What kind of impression did the president make on you?

He left me with the very clear impression that he was deadly serious about it, that this was not just rhetoric, and he was committed to it personally and in some emotional way.

Had you gotten to him through Cheney?

I had spoken to the vice president a number of times. But the invitation to see the president was very sudden. I don't know by what channels it happened. I didn't solicit it. ...

So how long did you spend with the president then?

It was about an hour and a quarter, I think. It was a long meeting. We all came away feeling that a truly important breakthrough had taken place.

When you get closer to the actual war taking place ... weren't you warning the government that they were going to face -- tell me about that. Who did you warn, and what did you say?

What I warned against was any reliance on the army. ... I warned against any reliance on the army in the course of the change. I said the army would not be a vehicle for transformation of this regime -- that it was wrong politically, even if it was actually possible practically -- to rely on army officers to bring about the moment of change itself.

Who did you warn?

I was absolutely consistent on that, beginning with Condoleezza Rice -- the National Security Council, the vice president, the president. Over and over and over again. ...

I think in that sense I was right. The army could not be relied on, and the army proved to be simply inadequate. ... There's a long history of the army's involvement in politics. But if you look at the army's involvement in politics, it's an unmitigated disaster. ... The last thing in the world that you want is the army involvement.

Secondly, if you also know that precisely because of these wars of the last 20 years, the army is a deeply, deeply, profoundly despised institution in Iraq, you also know that this is the wrong way to go about democratic change in Iraq.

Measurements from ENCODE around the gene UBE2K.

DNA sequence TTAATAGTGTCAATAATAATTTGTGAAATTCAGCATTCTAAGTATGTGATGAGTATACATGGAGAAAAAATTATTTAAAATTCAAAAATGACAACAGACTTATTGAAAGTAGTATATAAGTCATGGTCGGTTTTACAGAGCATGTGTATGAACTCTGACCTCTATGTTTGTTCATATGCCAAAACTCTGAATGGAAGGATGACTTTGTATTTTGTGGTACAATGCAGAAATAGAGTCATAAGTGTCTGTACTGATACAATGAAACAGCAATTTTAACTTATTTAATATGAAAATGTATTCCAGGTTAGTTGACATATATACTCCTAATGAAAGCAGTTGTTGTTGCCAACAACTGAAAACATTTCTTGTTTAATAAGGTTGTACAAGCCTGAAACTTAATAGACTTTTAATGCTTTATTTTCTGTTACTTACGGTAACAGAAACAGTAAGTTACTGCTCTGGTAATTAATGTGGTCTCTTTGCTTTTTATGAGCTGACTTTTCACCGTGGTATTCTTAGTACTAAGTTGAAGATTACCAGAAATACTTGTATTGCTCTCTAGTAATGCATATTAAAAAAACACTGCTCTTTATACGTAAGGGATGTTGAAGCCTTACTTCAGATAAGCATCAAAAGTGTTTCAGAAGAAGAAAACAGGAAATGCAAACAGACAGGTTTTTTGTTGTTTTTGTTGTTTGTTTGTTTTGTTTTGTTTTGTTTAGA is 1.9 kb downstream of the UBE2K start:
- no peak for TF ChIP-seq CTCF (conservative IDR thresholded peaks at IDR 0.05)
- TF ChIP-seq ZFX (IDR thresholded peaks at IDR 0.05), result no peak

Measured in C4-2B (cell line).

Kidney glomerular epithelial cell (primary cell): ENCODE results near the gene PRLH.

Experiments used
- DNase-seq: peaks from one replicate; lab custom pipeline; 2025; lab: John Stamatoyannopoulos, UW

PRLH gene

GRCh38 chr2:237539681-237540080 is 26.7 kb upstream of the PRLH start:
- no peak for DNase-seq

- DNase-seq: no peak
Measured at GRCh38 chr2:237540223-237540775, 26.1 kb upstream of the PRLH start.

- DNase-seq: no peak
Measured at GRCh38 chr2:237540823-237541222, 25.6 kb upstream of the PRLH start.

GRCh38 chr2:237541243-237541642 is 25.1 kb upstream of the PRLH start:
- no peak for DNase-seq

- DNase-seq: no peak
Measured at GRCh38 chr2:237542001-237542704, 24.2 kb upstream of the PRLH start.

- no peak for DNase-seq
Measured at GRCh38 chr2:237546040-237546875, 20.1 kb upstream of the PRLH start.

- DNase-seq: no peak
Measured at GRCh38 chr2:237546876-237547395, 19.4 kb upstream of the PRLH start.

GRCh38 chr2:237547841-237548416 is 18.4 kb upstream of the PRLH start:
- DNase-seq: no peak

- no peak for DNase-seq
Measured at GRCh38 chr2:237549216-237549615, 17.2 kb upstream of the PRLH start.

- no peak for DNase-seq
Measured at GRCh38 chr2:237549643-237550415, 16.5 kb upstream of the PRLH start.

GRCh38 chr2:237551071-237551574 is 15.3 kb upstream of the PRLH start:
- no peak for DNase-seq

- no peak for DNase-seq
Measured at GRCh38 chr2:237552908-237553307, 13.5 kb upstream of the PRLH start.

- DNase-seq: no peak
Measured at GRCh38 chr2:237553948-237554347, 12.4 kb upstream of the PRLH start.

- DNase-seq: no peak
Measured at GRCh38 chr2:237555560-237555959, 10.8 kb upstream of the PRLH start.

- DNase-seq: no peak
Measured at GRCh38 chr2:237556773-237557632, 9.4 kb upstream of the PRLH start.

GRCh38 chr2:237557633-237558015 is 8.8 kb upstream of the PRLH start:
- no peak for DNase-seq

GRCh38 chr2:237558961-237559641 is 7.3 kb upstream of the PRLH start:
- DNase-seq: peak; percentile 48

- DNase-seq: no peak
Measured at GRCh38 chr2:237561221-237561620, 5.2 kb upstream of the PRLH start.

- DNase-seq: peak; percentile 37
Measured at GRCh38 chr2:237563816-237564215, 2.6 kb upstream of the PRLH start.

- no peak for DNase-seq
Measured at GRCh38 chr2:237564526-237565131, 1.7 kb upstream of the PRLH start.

So nonetheless, it has a great attraction. It's cheap, it looks easy. It's less messy. So it was bound to retain its supporters in the Bush administration, and it did. The CIA worked night and day on this policy, worked very closely with their Iraqi National Accord, worked to make it happen. Until the very last minute--

To make what happen? To keep the army intact?

Yes, keep the army intact, and have the army be the vehicle of change. Again, we see in the fact that this did not happen, and the way in which the Iraqi army collapsed, we see once again the failure of the CIA in particular. This is a CIA project or initiative. They spent six months. They were given hundreds of millions of dollars to invest in the south. Bringing people sat[ellite] phones left, right and center. Bribing sheiks left, right and center. I've met these guys who had the sat phones, who were bribed, who laugh and tell you the story that happened when CIA agents come up.

They worked for six months in the south and with the army trying to bribe people into such a scenario, and it all came for naught. The United States wasted something like a quarter of a billion dollars before the war even started -- pumped it into the south to create a climate and a mood, and to bring about a change -- a type of change that never happened.

So people don't refer to that as another failure of the CIA's ability to judge and estimate what's going on. Because the CIA, again-- Maybe this isn't the nature of the organization. I don't know, it wasn't like that in the early years. But it assumes the worst in human behavior and works with that as its kind of benchmark. So democracy is not something it can take seriously, if that's your point of departure.

There was a time, I think, when the CIA had some idealists in it, and who were actual advocates of democracy. ... Such idealists were at least present in some parts of the establishment. But that's not there now. It's full of so-called realists -- hard-assed cynics who think that you buy people, you hand them phones, and you've got yourself a revolution.

Were you uncomfortable in the run-up to the war in the dependence on the imminent threat, weapons of mass destruction, rationale for the war?

I wasn't uncomfortable. I genuinely thought it was true. I held it to be a legitimate rationale. But I never held it as a primary rationale, nor did any other Iraqi that I know of.

Well, that's my question. It was the primary rationale for the American people. It was sold as the primary rationale for the war to the American public.

It should not have been. Mind you, let me say something very important here. I don't think we know the full answer to what happened there. I know people are backing away from this question; even the administration is backing away from it. I still claim we don't know the full answer to what happened with these weapons of mass destruction. ...